After a week of emotional conversations about vaccines, wealth disparity, and the future of education governance in Vermont, a colleague tearfully spoke on the senate floor. He said he’d been verbally attacked by strangers for supporting the vaccination philosophical exemption. Later that day, a friend of mine who works in the statehouse told me of a pregnant colleague of hers who had been cornered in a bathroom and accused by a complete stranger of poisoning her child in utero by having received a flu shot.
Politics demands an armadillo’s armor.
In the midst of all the drama, I learned that my neighbor in Brattleboro had died after a hard-fought battle with cancer. In quiet moments I could admit that he probably wasn’t going to be able to fight it off, but mostly I wanted to believe he’d beat it, because he was a workhorse, because he was burly, and because he had so many things he wanted to live for.
His death means a political touchstone of mine is gone. During my first term in the Senate, I have often thought of him and what he’d think about whatever topic we debated.
My neighbor was born and raised in Brattleboro, and he’d seen this town and county through so many changes. He would often come over to chat when I was stacking wood or doing yardwork. At times laconic, he had a wry sense of humor, and it was sometimes hard to tell when he was pulling my leg; he could hold a poker face for so long.
We often discussed history, something we both adored. He shared stories about the neighborhood “back in the day”. He appreciated classic cars, restored old British motorcycles, and was fanatical about the Beatles. Despite our different political views, he still strode over to chat and crack a joke. He made an effort to connect, and as the new neighbor, I appreciated the overtures.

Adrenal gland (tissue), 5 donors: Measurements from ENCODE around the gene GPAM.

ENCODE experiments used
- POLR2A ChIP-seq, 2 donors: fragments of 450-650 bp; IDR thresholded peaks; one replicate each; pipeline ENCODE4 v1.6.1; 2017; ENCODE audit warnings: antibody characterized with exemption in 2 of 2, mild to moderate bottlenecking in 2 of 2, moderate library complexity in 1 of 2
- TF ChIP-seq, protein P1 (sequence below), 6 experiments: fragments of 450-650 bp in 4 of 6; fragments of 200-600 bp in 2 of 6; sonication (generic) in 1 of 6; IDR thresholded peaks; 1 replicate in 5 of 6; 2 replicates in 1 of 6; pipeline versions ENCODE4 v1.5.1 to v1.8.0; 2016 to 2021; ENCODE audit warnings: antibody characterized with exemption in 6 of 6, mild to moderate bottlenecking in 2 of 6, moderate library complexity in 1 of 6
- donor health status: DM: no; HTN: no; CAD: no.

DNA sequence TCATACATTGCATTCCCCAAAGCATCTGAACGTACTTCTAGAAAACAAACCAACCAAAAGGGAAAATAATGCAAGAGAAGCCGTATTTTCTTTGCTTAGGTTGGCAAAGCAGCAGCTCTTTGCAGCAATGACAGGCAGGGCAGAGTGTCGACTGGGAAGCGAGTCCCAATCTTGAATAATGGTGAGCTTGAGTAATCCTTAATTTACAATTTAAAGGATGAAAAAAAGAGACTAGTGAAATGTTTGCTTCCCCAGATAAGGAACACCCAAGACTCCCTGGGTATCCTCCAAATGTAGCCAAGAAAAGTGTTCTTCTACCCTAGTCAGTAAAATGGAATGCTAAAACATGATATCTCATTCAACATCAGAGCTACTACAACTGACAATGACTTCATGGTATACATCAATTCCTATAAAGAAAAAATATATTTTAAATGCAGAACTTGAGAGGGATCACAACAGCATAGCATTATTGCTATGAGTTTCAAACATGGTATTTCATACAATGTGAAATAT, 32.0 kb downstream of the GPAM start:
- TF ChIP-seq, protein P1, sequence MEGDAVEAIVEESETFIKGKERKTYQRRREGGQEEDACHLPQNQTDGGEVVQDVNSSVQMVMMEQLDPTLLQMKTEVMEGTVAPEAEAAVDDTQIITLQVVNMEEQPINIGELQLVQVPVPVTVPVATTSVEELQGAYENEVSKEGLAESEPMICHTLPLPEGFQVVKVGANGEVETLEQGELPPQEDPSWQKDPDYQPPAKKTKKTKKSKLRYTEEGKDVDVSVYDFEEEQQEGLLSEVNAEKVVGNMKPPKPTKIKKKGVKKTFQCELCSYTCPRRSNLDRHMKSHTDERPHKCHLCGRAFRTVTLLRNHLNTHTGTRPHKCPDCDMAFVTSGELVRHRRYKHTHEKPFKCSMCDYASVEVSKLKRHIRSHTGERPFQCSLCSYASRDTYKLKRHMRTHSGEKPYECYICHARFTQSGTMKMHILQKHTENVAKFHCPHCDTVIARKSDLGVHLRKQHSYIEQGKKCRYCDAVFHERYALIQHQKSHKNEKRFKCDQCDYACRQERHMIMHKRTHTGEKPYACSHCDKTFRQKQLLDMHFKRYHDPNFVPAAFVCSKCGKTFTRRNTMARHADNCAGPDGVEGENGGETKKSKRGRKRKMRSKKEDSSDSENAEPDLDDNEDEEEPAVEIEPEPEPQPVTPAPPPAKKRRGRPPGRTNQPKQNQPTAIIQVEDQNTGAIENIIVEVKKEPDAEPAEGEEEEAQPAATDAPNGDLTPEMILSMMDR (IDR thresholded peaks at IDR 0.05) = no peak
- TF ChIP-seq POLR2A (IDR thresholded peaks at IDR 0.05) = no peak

During the contentious debate over whether to change current Vermont gun laws, I kept him in my mind and heart as I discussed this issue with colleagues and constituents. After years of conversations in my driveway and across my fence, I had a pretty good sense of how he’d feel about any changes to our gun laws. My understanding of who he was and how he felt as a fiercely proud lifelong Vermonter provided me critical insight into the issue. Any approach to this topic needed compassion and context in the conversation.
The week after the gun vote in the Senate, I worried that we might have a tense exchange under my maple tree. Instead, he chose to talk about what plumber I’d recently hired and whether he thought that had been a good choice or not.
We were—outwardly—unlikely conversationalists. We had strong opinions and often opposing views, but relationships and loyalty were extremely important to both of us. History and personal ties ordered our worlds, providing perspective and connection.
In the statehouse, there is an area of the cafeteria known as the “Republican” section. As I gazed over my colleagues in that corner last Friday, I remembered when I first told my neighbor I was running for office. He said, “No offense. But I won’t vote for you. I am a lifelong Republican.” This was not news to me, nor did I take offense. He didn’t need to vote for me, he’d already shown his respect for me in dozens of other smaller gestures.
When his condition worsened, he told his family and the staff at Dartmouth-Hitchcock: “Tell me when it’s time to go. I sure as hell don’t want to die in New Hampshire.” Agreed.